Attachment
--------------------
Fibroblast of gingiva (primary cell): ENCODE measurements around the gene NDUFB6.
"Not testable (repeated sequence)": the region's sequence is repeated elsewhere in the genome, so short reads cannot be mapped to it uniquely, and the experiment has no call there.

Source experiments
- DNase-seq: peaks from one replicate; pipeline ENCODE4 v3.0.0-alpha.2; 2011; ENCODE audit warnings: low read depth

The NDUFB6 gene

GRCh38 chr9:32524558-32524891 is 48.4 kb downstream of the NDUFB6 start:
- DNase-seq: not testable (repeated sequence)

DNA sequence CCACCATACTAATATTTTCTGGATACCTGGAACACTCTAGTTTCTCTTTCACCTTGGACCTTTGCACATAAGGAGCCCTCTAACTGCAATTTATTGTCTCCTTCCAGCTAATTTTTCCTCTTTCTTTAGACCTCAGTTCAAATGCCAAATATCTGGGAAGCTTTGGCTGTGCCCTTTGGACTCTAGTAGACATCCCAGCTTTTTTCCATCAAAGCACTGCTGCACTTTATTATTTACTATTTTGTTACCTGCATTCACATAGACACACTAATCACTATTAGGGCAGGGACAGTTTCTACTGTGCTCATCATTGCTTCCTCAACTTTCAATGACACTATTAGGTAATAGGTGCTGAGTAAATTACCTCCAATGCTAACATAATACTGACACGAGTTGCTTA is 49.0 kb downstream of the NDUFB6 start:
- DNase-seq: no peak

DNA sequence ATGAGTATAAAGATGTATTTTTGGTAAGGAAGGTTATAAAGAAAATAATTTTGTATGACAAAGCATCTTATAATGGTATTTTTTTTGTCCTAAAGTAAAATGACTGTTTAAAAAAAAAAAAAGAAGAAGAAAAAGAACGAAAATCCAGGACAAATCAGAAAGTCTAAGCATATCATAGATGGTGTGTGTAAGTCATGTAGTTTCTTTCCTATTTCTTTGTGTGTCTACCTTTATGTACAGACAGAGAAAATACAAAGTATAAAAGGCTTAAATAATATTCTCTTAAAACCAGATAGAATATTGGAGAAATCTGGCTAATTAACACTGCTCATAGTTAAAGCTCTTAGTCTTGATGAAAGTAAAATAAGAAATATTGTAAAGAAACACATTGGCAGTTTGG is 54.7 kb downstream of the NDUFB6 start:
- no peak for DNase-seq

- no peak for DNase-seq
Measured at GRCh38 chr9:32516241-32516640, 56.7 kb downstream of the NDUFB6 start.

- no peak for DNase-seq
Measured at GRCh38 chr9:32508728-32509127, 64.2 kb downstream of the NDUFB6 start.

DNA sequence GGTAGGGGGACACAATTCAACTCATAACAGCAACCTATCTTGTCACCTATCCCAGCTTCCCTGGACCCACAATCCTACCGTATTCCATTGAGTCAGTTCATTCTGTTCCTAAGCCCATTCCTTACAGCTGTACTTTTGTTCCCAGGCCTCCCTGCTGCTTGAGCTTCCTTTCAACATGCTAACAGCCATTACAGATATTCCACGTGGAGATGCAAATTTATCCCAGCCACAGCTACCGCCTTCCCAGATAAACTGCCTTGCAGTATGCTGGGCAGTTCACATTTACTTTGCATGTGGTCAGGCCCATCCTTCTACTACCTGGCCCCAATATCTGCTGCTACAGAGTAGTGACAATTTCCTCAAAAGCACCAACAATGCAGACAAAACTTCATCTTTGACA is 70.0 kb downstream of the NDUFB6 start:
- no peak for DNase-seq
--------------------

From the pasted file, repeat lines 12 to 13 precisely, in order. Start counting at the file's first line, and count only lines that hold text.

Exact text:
- no peak for DNase-seq
Measured at GRCh38 chr9:32516241-32516640, 56.7 kb downstream of the NDUFB6 start.